WHEREFORE, the appeal is DISMISSED. The Decision of the Court of Appeals dated September 29, 2016 in CA-G.R. CR-HC No. 01316-MIN is hereby AFFIRMED with MODIFICATION. Accused-appellant Junrel R. Villalobos is found GUILTY beyond reasonable doubt of the crime of Rape and is sentenced to suffer the penalty of Reclusion Perpetua. He is ORDERED to PAY the victim AAA the amounts of P75,000.00 as civil indemnity, P75,000.00 as moral damages and P75,000.00 by way of exemplary damages.

Accused-appellant is also ORDERED to PAY interest at the rate of six percent (6%) per annum from the time of finality of this Decision until fully paid, to be imposed on the civil indemnity, moral damages and exemplary damages.


Carpio, (Chairperson), Perlas-Bernabe, Caguioa, and Reyes, Jr., JJ., concur.


1 Penned by Associate Justice Oscar V. Badelles, with Associate Justice Romulo V. Borja and Associate Justice Ronaldo B. Martin, concurring; rollo pp. 3-14.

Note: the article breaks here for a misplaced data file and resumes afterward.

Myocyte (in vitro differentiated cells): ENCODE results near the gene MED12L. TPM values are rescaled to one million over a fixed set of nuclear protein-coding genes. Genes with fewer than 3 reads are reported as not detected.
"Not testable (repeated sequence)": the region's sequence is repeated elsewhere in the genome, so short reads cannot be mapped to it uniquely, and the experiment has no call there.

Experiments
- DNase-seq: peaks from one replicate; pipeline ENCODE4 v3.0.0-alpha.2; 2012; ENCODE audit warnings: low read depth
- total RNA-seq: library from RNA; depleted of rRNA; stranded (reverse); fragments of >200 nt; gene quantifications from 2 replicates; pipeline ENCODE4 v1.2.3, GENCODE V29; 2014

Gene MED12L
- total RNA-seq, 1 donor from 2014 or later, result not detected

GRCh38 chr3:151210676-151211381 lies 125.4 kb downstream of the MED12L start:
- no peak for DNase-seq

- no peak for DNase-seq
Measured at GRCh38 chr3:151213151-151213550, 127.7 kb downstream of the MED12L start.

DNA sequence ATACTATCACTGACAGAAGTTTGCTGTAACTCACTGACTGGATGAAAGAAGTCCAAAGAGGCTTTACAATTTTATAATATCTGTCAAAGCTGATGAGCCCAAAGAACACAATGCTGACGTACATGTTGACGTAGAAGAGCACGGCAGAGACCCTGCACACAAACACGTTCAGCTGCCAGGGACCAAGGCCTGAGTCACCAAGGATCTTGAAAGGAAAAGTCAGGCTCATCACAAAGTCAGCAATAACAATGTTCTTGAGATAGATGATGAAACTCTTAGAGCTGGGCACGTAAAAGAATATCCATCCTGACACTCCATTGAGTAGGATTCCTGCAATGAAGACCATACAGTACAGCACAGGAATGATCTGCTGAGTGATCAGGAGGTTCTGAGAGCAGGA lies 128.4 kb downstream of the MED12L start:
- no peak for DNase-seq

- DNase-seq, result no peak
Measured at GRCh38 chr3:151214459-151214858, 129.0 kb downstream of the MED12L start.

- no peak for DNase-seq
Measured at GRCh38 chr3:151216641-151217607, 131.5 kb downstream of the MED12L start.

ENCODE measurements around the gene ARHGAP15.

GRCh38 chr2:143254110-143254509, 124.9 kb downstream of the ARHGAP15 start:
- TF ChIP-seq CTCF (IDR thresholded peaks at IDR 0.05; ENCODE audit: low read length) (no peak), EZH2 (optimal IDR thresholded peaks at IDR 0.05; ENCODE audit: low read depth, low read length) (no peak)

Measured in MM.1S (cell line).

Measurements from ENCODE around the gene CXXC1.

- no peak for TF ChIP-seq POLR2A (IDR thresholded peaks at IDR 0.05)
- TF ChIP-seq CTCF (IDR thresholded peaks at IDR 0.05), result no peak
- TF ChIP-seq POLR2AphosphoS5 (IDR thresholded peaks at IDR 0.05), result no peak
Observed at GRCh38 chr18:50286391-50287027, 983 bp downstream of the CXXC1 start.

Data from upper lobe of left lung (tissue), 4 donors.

2 Penned by Judge Dorothy P. Montejo-Gonzaga; CA rollo pp. 31-40.

3 Per this Court's Resolution dated 19 September 2006 in A.M. No. 04-11-09-SC, as well as our ruling in People v. Cabalquinto "Anti-Violence Against Women and Their Children Act of 2004" and its implementing rules, the real name of the victims and their immediate family members other than the accused are to be withheld and fictitious initials are to be used instead. Likewise, the exact addresses of the victims are to be deleted.

4 CA rollo, pp. 61-63.

5 Id. at 19-20.

6 Id. at 40.

7 Rollo, p. 13.

8 CA rollo, p. 20.

9 Rollo pp. 20-21.

10 Id. at 26-28.

11 Id. at 30-31.

12 Lumanog, et al. v. People, 644 Phil. 296, 395 (2010).

13 Agdeppa v. Honorable Office of the Ombudsman, 734 Phil. 1, 46 (2014).

14 People v. Hapa, 413 Phil. 679, 695 (2001).

15 People v. Sansaet, 426 Phil. 826, 833 (2002).

16 People v. Buayaban, 448 Phil. 57, 68 (2003).